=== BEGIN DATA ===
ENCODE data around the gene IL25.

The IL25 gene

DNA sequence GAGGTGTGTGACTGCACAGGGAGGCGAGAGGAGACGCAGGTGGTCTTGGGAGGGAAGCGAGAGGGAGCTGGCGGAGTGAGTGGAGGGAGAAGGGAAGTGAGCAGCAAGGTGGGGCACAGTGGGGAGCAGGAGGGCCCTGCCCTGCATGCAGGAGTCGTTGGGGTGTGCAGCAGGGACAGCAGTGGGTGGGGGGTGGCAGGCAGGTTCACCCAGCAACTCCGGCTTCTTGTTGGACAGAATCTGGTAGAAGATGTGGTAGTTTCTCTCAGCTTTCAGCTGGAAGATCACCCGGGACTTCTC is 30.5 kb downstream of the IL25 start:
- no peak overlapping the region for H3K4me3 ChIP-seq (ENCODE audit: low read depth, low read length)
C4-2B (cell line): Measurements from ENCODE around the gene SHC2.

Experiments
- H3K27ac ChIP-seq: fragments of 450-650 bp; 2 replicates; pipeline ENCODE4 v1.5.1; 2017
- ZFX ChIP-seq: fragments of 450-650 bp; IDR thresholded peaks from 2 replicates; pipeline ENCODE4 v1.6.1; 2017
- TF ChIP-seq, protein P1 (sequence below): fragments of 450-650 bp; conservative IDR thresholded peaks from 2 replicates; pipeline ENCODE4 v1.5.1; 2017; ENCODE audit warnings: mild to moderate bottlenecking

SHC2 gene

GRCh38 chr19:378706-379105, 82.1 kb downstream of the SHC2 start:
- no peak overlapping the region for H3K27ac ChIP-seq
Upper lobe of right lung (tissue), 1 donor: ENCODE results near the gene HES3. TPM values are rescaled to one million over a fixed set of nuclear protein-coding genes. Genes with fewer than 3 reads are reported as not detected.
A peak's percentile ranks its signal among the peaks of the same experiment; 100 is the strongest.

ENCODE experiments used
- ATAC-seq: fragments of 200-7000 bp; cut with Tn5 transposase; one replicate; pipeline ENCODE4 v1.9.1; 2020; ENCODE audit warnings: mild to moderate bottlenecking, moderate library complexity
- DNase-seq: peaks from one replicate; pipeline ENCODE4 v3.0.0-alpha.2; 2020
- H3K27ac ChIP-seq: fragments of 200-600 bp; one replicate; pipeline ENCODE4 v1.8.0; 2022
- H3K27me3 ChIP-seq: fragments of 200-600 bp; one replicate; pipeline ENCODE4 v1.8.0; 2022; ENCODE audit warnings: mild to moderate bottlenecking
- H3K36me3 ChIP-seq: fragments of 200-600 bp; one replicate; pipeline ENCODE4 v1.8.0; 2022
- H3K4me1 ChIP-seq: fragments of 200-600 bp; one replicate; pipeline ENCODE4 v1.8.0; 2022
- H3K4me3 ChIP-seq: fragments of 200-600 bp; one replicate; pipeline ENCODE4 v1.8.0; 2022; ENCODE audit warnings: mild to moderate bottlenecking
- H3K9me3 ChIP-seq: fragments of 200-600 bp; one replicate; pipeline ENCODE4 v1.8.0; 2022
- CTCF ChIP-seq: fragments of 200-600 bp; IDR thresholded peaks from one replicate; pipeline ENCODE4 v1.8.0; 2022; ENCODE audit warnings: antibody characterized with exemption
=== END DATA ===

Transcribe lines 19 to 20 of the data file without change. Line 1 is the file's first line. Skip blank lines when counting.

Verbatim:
- H3K27me3 ChIP-seq: fragments of 200-600 bp; one replicate; pipeline ENCODE4 v1.8.0; 2022; ENCODE audit warnings: mild to moderate bottlenecking
- H3K36me3 ChIP-seq: fragments of 200-600 bp; one replicate; pipeline ENCODE4 v1.8.0; 2022